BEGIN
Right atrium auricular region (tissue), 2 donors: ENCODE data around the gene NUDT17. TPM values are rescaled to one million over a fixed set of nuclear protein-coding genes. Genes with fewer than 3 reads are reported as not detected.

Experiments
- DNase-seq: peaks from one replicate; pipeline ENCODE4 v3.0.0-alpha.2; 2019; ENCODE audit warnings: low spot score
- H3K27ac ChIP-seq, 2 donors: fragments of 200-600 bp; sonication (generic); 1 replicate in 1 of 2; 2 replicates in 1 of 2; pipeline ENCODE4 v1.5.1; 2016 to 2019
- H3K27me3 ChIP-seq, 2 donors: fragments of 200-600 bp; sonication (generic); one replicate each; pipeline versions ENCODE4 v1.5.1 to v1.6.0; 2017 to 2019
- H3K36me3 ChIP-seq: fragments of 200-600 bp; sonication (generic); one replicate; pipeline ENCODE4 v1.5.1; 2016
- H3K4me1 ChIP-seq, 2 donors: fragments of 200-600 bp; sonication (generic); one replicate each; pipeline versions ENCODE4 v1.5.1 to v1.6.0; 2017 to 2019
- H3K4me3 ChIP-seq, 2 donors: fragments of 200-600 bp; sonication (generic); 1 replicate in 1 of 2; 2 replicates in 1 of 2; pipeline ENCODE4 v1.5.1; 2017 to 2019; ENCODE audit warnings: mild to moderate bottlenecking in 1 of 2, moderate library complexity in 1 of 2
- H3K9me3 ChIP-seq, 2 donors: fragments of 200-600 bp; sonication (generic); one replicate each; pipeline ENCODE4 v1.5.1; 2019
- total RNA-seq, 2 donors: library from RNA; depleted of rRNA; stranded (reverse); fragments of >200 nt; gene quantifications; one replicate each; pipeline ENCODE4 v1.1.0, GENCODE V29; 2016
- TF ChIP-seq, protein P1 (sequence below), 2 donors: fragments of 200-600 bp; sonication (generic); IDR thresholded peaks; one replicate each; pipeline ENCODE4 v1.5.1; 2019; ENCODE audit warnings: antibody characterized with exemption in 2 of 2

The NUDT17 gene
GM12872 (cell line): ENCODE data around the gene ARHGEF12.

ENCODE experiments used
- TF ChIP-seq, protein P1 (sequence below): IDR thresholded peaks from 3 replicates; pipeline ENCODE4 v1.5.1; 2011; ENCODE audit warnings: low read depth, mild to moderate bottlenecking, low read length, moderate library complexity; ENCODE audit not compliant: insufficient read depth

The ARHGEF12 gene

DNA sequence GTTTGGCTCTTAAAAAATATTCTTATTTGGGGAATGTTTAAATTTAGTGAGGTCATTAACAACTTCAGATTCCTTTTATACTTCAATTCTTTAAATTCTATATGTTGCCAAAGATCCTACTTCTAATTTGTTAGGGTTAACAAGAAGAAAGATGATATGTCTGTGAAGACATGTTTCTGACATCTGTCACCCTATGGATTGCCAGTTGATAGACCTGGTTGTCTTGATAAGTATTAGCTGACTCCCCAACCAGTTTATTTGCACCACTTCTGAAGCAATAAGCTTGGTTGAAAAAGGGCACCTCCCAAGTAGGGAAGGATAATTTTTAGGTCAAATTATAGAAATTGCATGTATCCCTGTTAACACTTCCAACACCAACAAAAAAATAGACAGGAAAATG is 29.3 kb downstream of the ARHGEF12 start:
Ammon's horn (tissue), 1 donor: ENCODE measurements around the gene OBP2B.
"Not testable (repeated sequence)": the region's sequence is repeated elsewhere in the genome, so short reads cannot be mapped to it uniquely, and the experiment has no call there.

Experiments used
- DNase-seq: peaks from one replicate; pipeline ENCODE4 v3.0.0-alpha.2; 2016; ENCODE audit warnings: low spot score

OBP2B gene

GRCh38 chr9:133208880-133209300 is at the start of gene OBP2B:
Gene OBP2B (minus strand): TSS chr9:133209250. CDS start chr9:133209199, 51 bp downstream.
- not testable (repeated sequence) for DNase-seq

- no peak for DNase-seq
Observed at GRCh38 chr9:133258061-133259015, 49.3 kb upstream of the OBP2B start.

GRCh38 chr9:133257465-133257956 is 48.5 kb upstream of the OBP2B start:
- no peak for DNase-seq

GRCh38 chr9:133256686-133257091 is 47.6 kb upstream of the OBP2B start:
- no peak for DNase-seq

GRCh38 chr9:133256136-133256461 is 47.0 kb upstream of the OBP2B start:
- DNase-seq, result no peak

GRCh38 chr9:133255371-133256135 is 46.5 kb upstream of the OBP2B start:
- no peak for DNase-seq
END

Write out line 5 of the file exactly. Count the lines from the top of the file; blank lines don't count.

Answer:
- H3K27me3 ChIP-seq, 2 donors: fragments of 200-600 bp; sonication (generic); one replicate each; pipeline versions ENCODE4 v1.5.1 to v1.6.0; 2017 to 2019